Aug. 27th, 2010 08:55 pm (UTC)
The average is a bit misleading, as it's lifted up by some extreme outliers -- the one guy who paid $2,000, the dozen who paid $300 or more, etc. Most people donated $10 or $20 and only donated once.

I'm cobbling together a decent living from small press stuff and work-for-hire jobs and self-publishing, though I have a full-time day job, too, which helps keep the wolves away.
Aug. 27th, 2010 11:19 pm (UTC)
ah. cool.

full time work, man. i'm surprised you can find to sleep, with the family as well.
Aug. 25th, 2010 09:22 am (UTC)
Tracy Hickman and his wife have launched an interesting project this year http://www.trhickman.com/2010/05/25/dragons-bard-a-story-written-for-you/

Basically you get their new book chapter by chapter electronically, and then at the end they will publish the book and all their subscribers will get a print edition of the book.

Liz Wiliams has also been offering stories by subscription, and of course Catherynne Valente has had a couple of crowd sourced writing projects: the Omikuji Project as well as The Girl Who Circumnavigated Fairyland in a Ship of her own Making.

I find these projects fascinating, though it's pretty clear that they are most effective when you a) have a fanbase already established and b) have lots of goodwill/friends in the online community.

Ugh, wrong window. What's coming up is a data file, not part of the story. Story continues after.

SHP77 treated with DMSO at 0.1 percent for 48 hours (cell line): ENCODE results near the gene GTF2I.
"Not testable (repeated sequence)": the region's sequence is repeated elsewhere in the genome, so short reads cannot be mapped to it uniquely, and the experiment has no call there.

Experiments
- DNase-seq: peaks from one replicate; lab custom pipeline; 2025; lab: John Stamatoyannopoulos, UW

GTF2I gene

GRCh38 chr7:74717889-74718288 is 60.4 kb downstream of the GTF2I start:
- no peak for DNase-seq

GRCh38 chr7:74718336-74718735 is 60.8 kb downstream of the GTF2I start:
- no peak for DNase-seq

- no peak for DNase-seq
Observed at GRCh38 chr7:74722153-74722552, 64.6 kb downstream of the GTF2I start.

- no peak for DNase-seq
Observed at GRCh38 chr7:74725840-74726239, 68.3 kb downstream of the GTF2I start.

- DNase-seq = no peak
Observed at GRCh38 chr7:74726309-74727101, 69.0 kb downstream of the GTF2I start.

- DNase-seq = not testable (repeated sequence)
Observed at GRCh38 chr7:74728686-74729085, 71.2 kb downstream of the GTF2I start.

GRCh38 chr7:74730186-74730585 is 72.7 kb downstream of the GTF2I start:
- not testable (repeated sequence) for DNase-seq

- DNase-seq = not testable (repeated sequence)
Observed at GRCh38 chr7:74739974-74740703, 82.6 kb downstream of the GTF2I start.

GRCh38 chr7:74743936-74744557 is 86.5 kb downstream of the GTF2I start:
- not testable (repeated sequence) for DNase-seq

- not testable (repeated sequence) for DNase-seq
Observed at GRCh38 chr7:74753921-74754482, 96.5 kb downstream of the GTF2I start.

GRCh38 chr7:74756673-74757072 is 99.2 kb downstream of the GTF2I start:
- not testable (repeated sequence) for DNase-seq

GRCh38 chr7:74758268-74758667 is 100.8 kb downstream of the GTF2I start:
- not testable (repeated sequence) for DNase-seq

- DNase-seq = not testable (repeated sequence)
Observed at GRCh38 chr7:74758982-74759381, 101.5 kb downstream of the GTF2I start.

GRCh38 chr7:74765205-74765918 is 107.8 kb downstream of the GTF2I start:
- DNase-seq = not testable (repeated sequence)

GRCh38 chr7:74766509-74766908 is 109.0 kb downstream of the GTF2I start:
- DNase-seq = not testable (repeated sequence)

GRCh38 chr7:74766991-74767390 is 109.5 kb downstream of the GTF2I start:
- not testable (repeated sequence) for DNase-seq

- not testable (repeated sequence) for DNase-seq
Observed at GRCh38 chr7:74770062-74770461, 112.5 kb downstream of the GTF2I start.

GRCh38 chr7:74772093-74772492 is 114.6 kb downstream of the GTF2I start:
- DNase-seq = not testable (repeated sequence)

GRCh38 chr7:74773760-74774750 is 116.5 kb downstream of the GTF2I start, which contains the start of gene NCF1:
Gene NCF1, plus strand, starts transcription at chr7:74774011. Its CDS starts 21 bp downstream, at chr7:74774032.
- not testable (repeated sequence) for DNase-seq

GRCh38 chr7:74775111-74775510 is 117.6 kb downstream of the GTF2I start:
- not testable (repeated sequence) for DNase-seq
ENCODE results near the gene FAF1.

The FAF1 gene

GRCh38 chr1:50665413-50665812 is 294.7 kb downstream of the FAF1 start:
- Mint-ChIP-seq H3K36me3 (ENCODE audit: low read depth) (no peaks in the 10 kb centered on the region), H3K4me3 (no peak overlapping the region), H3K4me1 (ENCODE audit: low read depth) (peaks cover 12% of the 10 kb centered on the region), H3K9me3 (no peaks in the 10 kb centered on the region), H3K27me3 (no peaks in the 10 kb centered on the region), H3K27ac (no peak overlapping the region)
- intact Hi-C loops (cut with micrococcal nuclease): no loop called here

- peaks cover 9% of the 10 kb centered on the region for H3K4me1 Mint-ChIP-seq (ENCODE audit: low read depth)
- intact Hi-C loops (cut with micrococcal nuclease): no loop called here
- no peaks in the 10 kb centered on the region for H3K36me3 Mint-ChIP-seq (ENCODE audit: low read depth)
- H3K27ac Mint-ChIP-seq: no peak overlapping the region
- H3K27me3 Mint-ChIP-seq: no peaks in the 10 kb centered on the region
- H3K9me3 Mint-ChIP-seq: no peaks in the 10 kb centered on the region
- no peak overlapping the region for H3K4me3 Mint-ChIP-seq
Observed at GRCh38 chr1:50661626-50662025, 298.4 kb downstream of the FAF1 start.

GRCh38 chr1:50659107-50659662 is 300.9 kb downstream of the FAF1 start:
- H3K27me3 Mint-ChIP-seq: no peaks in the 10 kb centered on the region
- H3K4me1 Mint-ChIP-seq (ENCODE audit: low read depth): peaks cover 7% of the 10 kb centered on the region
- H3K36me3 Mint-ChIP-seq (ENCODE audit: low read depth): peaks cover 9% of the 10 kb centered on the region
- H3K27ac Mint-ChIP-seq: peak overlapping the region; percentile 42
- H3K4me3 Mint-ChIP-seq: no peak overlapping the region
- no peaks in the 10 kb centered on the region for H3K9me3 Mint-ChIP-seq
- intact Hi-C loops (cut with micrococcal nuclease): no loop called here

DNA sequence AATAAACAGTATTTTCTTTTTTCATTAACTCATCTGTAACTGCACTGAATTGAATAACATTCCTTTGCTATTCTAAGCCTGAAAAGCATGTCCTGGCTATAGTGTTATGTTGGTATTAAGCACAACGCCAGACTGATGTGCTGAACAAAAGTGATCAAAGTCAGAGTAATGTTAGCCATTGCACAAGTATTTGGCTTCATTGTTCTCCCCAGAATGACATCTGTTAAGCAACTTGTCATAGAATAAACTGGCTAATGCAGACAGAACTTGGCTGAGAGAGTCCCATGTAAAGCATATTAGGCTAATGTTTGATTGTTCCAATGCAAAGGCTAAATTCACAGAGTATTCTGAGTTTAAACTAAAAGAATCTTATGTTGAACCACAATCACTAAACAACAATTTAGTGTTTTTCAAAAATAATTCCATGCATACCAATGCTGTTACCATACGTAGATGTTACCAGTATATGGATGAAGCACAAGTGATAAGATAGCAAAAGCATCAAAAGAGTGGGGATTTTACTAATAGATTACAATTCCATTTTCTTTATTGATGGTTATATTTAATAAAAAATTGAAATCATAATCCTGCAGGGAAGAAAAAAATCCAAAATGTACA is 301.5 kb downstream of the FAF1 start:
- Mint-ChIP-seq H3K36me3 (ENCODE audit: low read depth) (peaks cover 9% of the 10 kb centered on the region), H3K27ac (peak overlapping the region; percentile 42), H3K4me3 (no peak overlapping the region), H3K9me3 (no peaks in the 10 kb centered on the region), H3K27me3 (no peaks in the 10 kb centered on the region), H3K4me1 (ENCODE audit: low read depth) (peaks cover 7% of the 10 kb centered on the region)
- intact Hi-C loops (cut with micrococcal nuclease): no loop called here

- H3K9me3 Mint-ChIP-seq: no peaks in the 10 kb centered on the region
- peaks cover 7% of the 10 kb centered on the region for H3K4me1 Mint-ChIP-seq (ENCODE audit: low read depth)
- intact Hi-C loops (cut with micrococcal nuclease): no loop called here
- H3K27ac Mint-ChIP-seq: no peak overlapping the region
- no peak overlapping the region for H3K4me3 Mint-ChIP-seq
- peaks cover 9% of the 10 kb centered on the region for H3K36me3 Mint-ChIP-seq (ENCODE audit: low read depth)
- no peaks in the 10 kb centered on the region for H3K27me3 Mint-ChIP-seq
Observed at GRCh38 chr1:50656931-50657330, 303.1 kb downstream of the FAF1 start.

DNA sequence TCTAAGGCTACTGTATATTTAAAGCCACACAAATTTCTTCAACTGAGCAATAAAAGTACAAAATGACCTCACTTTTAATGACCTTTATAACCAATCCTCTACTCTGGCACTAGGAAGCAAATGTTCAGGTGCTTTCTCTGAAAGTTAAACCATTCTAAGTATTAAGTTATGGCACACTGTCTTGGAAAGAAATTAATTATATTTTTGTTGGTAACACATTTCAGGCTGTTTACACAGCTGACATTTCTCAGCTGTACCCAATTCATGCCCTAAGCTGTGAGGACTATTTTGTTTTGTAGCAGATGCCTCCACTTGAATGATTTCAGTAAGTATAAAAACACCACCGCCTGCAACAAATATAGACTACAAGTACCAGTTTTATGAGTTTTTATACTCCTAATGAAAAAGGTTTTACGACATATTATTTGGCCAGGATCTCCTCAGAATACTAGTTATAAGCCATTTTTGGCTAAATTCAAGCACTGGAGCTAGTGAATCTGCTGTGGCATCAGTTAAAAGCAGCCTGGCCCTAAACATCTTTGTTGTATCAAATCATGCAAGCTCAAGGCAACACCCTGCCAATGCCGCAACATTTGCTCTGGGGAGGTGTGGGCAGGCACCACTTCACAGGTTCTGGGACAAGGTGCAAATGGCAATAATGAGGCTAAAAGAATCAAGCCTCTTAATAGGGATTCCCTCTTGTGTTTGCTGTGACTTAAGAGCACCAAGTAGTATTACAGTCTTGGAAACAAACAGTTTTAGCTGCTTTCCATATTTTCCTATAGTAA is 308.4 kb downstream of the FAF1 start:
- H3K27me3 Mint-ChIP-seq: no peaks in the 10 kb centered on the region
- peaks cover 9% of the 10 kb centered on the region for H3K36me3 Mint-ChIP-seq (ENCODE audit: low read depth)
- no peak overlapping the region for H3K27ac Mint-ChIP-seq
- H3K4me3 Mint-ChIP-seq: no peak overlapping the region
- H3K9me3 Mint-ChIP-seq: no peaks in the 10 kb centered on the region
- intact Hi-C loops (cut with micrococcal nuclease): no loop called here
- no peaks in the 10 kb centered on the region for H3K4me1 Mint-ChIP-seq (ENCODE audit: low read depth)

Aug. 25th, 2010 10:12 am (UTC)
yeah, i've seen them, too.

likewise, i find it interesting that the established authors with fan bases are doing it. it's great that they can, but it does kind of leave the author establishing an audience in that catch 22 bind of, 'once published, you can do as you please.'
Aug. 25th, 2010 10:52 am (UTC)
I gave Tim about $70, but then I'm a fan of his work and wanted to support him.
Aug. 25th, 2010 01:08 pm (UTC)
I guess if the model takes off a sort of expected donation level will evolve. That's as much as a hard cover novel, which may well be reasonable.

Still, I can understand Ben's friends reaction against it all. It makes things a bit folksy, I guess, which is not how I saw my favourite authors.
Aug. 25th, 2010 01:20 pm (UTC)
I can understand that reaction, but if Stephen King was a midlist author who was being financially crushed by the GFC, I'd support him as well.
Aug. 25th, 2010 01:39 pm (UTC)
As would I, but I'm not sure that building up the rep in the first place works so well like that.

Not that I'm probably much good in predicting the way of the future. I already feel somewhat post-literary.